I dont believe so. The main question they ask on employment applications is "Have you ever been convicted of a felony?" They are not really interested in that fact that you did or didnt spend any time locked up, just that you were or were not convicted.
I know this due to being a "job placement coordinator" for students completing technical training. I had two students in the same situation.
always get harder
Example sentence - Changing the flat tire on my car was harder than I thought it would be.
If you are on probation and picked up another new charge, tell your probation officer. If you do not, it will go much harder when the charge catches up to you, and it will.
A judge discovers a probation violation when a policeman arrests a probationer. At that point his name is put into the computer system and he is taken to jail. Then he is presented to the judge as a probation violator. It was a lot harder before computers existed.
Example sentence - She threw the ball harder than he thought she could.
A person can leave the country as long as their probation is complete. A probation doesn't go away though, and can make it harder to leave the country. If your record is passed to the country you travel too, it will also be difficult to live there, as it works a lot like going to jail.
the VERB is need
I will begin to study harder than I have.
I say you should study harder. - presentI said you should study harder. - past
A coach can provoke you into working harder.
No. This is not true. You can become a probation officer with a felony. You just have to work alot harder and find someone that will hire you. A felon is probation officer in St. Louis and he did 15 years in prison. He went against the odds and turned his life around, He can do so can anyone else. People need to get felons hope.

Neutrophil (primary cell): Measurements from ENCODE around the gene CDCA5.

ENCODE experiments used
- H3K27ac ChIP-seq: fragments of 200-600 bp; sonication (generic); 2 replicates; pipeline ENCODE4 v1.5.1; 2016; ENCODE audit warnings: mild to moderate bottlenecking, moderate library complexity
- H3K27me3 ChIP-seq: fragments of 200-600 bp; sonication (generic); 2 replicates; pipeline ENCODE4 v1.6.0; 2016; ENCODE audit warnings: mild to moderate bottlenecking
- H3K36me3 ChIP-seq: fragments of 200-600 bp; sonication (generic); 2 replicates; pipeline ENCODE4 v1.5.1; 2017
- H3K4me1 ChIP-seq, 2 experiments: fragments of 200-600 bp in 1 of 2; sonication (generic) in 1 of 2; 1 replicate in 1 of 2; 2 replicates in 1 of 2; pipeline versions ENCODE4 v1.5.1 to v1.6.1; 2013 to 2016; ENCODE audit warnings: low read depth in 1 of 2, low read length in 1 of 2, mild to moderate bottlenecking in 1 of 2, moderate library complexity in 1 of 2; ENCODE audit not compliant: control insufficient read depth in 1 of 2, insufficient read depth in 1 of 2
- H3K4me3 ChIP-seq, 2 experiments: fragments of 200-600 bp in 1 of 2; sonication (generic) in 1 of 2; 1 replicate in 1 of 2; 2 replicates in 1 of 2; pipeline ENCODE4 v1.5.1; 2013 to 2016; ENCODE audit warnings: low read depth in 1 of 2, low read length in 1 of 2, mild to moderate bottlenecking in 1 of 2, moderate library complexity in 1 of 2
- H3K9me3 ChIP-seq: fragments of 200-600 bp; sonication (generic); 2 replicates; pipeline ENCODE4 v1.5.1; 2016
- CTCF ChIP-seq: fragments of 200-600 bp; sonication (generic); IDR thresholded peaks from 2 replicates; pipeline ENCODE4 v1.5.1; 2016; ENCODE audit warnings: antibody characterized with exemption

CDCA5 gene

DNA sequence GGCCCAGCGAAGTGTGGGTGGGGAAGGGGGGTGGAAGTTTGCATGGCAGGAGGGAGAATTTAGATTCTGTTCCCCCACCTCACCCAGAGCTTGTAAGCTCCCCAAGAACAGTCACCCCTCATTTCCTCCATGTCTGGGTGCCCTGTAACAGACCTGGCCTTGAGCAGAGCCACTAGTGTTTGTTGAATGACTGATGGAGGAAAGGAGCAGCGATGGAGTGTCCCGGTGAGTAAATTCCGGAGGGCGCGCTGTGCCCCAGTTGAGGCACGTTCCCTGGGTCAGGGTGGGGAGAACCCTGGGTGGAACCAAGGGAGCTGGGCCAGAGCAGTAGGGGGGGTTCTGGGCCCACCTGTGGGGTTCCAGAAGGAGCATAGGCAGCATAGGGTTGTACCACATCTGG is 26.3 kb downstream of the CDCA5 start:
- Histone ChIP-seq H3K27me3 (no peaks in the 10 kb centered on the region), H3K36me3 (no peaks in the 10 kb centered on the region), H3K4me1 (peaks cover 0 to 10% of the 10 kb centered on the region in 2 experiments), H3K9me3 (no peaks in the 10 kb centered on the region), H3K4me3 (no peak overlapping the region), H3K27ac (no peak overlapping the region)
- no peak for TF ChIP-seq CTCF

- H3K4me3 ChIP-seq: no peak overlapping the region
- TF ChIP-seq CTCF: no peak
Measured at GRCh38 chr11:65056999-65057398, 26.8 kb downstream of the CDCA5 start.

There is no statute of limitations. I am in the same situation and if it were a misdemeanor it would be different but a felony no there is none that will haunt us till we serve our time and your probation officer can and will make it harder on you the longer it goes. You have got to serve the time for the crime at some point.ADDED: Probation, while a lenient sentence, is a SENTENCE nonetheless for being found guilty of an offense. If you abscond from porbation it is just about the same thing as if you escaped from jail - you have still NOT served your time.ALSO - All US states and territories honor each other's requests for extradition - there are no 'safe-haven' states - It is impossible to know with certainty whether a particular state will choose to extradite you for a particular offense, or not, there are simply too many variables. It may depend, in part, on the offense and the seriousness of it, and/or how badly they want you returned - most states WILL extradite for felony offenses.
To lose is the opposite of winning. An example sentence is: If you lose, then just try harder next time.
She kicked herself for not trying harder.
Nope. And your sentence not very good grammer. You work harder.
"The Clique..... the only thing harder than getting in is staying in."
I would if I could! I could try harder. Who could complain?
It became harder and harder to live quietly in her home; therefore, Ellen chose to sell it and move to a more calm neighborhood.
I know I'll have to practise harder if I want to win that scholarship.
My evaluation of the game was that the Red Sox could have tried harder.
That punitive monster tried to push his friend harder than ever
You have to learn fundamental things before moving onto harder subjects
Melting the chocolate chips was harder than she thought. The snow is melting.
His friends looked indignant, which only caused him to laugh even harder.